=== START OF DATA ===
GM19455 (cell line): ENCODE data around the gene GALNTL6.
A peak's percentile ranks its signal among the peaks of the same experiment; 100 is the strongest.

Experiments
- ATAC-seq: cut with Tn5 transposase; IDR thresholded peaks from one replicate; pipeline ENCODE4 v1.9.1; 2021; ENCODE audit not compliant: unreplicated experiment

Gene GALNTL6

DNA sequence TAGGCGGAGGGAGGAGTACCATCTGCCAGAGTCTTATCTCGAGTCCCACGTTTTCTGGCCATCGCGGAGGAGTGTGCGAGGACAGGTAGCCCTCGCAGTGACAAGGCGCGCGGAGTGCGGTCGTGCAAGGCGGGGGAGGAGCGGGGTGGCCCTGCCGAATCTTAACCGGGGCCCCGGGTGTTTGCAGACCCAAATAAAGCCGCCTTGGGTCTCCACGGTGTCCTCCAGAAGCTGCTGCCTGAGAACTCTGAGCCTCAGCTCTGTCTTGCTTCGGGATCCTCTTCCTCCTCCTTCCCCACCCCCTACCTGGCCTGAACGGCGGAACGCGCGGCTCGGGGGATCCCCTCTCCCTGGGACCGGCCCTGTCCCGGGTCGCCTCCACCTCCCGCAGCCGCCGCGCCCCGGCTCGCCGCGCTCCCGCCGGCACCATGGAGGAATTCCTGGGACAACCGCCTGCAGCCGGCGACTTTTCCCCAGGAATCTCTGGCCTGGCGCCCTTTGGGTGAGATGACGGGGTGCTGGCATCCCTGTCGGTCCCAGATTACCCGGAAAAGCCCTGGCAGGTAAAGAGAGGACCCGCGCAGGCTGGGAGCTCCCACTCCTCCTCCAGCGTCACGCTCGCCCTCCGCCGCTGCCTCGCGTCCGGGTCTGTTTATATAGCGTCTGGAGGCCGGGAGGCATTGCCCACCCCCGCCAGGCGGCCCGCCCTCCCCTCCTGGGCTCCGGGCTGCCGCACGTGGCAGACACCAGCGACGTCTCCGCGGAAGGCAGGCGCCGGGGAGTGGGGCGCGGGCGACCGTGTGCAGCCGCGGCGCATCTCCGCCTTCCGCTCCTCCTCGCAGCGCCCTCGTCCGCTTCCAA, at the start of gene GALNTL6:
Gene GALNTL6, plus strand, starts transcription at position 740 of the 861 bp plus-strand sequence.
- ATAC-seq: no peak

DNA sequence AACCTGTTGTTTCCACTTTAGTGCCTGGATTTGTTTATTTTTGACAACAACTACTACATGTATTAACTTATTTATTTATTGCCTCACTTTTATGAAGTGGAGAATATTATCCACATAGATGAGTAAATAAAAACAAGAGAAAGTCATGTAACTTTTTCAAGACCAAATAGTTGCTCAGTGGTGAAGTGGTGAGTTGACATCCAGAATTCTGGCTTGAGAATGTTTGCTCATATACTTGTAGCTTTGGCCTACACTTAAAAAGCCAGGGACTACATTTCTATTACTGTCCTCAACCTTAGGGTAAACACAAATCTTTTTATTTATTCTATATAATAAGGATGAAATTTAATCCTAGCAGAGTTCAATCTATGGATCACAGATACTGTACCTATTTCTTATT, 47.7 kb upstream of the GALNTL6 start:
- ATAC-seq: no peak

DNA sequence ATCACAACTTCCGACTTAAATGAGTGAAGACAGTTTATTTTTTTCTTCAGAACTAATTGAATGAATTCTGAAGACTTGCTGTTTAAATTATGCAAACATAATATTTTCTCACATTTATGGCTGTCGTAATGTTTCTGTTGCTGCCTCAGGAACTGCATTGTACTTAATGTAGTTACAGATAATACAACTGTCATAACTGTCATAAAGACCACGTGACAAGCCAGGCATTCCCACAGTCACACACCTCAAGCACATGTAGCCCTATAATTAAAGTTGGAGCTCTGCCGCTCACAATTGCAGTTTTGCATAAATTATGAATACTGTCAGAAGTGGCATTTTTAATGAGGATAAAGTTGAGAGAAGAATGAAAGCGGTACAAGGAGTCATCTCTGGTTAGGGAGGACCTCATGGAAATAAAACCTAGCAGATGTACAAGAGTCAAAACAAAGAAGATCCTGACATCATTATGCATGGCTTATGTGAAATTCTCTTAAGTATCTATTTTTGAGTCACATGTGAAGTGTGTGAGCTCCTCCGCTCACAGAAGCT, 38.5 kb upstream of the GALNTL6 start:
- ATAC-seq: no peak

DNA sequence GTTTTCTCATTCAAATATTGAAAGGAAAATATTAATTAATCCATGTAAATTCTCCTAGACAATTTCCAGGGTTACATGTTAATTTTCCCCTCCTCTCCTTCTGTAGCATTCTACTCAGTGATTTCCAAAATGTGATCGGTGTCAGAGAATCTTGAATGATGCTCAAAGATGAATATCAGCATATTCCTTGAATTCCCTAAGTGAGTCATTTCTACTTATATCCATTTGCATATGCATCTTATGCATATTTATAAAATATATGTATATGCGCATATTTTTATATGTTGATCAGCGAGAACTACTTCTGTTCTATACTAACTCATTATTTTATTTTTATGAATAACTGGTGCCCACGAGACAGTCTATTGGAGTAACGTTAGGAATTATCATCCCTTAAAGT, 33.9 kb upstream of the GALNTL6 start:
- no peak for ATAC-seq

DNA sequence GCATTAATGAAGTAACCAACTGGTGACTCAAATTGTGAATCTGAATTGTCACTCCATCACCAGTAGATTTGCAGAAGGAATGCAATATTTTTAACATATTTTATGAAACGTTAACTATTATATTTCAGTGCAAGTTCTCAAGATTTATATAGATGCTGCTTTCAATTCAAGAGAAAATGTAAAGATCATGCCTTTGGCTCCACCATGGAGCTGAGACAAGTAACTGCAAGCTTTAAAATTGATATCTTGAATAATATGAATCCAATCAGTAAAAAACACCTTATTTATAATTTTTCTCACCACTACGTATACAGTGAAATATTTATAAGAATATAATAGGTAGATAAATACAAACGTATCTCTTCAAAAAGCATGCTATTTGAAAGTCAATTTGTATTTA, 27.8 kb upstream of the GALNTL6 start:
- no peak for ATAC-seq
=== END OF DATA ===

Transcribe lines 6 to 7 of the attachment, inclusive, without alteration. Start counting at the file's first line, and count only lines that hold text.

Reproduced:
DNA sequence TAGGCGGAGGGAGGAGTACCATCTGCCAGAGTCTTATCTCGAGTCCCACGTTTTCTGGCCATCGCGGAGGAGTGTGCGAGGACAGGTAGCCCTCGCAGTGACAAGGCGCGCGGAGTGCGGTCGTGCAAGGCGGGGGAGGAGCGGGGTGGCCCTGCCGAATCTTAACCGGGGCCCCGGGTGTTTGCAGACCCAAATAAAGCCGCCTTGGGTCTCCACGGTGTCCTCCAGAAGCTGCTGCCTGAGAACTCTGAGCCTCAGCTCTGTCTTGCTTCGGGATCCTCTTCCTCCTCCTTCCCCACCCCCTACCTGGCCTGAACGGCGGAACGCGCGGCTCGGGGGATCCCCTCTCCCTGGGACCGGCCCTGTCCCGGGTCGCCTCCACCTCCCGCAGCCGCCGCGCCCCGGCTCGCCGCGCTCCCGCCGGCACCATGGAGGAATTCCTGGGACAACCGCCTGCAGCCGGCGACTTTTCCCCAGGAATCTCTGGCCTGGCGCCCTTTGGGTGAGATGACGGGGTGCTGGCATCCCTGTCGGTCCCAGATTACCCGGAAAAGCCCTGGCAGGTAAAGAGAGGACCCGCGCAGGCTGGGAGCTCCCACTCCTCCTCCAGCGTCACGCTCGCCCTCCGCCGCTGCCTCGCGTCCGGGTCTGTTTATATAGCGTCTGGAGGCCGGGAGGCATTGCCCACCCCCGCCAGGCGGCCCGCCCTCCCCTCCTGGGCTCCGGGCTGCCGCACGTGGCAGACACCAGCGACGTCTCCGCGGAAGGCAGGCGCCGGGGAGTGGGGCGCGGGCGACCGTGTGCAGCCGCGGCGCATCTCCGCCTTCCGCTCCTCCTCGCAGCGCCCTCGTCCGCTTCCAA, at the start of gene GALNTL6:
Gene GALNTL6, plus strand, starts transcription at position 740 of the 861 bp plus-strand sequence.